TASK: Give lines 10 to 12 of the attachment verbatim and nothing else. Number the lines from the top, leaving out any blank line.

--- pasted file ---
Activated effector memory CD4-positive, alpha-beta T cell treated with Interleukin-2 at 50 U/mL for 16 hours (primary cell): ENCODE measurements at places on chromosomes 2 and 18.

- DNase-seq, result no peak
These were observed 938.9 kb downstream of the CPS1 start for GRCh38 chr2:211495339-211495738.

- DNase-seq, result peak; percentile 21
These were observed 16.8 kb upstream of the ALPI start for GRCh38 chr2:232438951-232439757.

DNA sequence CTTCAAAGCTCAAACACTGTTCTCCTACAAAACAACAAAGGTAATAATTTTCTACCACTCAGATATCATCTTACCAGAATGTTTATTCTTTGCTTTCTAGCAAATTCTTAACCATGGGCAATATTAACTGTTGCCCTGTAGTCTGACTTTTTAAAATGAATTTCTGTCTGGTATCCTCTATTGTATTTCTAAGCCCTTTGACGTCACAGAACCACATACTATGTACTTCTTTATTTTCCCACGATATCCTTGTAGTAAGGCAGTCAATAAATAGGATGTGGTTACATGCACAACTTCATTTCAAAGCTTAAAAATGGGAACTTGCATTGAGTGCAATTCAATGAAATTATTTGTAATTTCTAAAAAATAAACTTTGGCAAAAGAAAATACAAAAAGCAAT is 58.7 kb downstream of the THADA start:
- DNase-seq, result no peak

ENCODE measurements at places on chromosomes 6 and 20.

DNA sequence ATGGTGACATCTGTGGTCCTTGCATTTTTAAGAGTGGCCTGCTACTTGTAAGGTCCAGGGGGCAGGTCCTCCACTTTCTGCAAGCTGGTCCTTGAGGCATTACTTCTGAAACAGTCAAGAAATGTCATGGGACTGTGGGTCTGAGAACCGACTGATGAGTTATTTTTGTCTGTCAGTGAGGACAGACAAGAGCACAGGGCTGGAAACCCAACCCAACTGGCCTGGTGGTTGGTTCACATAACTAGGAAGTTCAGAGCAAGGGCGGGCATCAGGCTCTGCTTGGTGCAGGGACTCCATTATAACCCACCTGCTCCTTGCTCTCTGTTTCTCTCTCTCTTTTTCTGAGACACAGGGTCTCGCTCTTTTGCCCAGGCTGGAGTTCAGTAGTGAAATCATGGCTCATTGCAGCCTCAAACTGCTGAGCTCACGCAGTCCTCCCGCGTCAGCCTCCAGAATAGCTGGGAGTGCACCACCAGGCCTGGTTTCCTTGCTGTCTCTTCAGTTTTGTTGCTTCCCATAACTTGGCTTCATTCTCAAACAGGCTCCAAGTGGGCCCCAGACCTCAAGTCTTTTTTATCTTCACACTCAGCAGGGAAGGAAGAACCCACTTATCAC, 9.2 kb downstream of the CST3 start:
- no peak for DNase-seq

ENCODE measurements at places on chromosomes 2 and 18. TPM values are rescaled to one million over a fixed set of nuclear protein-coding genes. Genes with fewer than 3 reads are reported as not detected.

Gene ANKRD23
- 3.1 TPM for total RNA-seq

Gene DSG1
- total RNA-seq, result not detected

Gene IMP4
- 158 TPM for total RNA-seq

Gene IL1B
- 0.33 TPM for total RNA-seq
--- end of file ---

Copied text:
- no peak for DNase-seq

ENCODE measurements at places on chromosomes 2 and 18. TPM values are rescaled to one million over a fixed set of nuclear protein-coding genes. Genes with fewer than 3 reads are reported as not detected.

Gene ANKRD23